Apple originally announced macOS Mojave at WWDC (Worldwide Developers Conference) on June 4, which was quickly followed by the original developers release. The public beta of Mojave was made available in July, followed by the public release of macOS 10.14.0 on Sept. 24, 2018.

Unlike macOS High Sierra and Sierra, which shared equivalent minimum requirements, Mojave made changes that meant many Macs older than 2012 would not be compatible. The exception being the 2010 and 2012 models of the Mac Pro, which could be upgraded with a Metal-compatible GPU that would allow Mojave to be successfully installed, and put both Macs on an even footing with the 2013 Mac Pro.

Mojave brought significant changes and improvements, including new security and privacy protections, improvements to the Safari web browser, and UI changes, such as Stacks on the Desktop and Dark Mode.

Improved security and privacy are one of the many improvements in macOS Mojave.  Screen shot © Coyote Moon, Inc.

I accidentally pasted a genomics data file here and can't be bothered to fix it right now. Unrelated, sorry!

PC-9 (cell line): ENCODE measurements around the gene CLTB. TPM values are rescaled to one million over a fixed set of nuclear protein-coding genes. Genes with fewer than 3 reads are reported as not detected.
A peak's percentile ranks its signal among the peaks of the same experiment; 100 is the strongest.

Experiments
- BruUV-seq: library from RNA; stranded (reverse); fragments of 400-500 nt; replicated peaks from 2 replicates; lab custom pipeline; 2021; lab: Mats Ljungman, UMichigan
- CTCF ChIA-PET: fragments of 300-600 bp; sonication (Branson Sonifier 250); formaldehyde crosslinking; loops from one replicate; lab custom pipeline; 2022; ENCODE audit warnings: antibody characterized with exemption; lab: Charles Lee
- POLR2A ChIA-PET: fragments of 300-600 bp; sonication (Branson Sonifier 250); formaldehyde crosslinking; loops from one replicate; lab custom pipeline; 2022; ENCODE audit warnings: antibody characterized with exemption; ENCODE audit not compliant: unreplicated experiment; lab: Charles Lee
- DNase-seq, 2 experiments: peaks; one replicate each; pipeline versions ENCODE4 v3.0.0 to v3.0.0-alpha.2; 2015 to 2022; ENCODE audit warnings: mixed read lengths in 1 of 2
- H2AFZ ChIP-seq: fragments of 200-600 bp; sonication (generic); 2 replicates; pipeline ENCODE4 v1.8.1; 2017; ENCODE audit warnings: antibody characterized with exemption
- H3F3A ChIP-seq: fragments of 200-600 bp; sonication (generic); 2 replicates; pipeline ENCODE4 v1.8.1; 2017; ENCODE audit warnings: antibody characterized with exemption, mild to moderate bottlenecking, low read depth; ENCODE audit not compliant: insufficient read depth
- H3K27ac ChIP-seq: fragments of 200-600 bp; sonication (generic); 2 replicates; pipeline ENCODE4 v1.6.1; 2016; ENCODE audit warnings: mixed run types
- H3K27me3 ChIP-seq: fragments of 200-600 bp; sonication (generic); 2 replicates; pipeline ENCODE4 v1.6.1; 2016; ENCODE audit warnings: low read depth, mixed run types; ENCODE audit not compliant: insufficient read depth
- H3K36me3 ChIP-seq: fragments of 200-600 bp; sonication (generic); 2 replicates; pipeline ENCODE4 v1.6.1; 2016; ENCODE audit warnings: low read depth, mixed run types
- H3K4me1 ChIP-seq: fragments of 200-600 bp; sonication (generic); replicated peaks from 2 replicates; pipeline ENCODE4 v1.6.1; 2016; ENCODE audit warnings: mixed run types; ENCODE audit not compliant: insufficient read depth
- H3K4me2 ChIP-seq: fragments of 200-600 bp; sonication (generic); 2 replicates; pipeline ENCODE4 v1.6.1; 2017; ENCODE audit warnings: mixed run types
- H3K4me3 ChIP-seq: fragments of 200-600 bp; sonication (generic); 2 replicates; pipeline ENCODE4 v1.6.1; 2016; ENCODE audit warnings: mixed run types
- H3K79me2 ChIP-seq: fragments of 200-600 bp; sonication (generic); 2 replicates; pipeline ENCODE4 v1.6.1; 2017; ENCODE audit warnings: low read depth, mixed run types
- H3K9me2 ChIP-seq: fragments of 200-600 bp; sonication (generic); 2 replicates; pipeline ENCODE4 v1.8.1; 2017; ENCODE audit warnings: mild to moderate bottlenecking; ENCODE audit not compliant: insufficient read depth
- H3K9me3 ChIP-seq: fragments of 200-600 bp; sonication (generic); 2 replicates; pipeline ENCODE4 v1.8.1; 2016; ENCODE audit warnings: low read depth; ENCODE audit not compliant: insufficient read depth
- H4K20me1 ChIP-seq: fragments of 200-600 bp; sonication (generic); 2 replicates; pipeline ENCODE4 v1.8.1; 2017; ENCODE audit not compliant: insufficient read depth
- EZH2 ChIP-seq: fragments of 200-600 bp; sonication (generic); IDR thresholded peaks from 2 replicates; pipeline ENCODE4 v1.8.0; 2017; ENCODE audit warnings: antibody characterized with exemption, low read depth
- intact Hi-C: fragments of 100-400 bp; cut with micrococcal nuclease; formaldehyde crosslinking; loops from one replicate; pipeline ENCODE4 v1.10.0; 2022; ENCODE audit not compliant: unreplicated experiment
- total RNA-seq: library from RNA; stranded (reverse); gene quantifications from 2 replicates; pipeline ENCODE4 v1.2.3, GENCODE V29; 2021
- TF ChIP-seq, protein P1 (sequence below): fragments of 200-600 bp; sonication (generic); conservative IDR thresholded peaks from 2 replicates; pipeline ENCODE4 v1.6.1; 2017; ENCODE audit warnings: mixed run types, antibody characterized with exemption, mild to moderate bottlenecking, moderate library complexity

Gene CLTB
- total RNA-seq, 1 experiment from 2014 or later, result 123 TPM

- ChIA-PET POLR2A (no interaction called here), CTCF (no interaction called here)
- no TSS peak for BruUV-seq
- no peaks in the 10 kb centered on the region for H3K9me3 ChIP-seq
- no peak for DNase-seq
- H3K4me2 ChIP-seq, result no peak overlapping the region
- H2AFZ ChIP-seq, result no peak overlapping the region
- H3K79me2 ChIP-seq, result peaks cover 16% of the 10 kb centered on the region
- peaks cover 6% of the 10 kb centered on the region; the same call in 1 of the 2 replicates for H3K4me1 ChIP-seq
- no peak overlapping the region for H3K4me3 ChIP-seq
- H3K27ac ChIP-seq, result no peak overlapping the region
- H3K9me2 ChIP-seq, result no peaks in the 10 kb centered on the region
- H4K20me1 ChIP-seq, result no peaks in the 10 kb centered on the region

Mojave introduced many new features, but it also removed or disabled some features users have been enjoying for quite a while. Additionally, Mojave marks the last version of the Mac OS that will allow 32-bit apps to run.

Although 10.14.0 has seemed to be remarkably free of major bugs, there have been a number of complaints about installation, performance, and app compatibility. We’ll look at those issues a bit later, after the Mojave overview.

October 30, 2018: macOS 10.14.1 released
When macOS 10.14.1 was released, it included support for Group FaceTime, a new video conferencing capability that allows up to 32 participants to take part in a secure, encrypted video messaging system. Group FaceTime was demonstrated at WWDC in June, but disappeared as a Mojave feature during the beta process, and did not appear in the official release version.

Along with the theme of upgrades to communications, 10.14.1 added over 70 new emojis that can be used in Mail, Messages, or with just about any app that has some form of text entry.

Mojave 10.14.1 added lots of new emojis to help you express yourself. Screen shot © Coyote Moon, Inc.

Mojave 10.14.1 also includes a number of security updates in various Mac OS core components, as well as apps, such as Safari.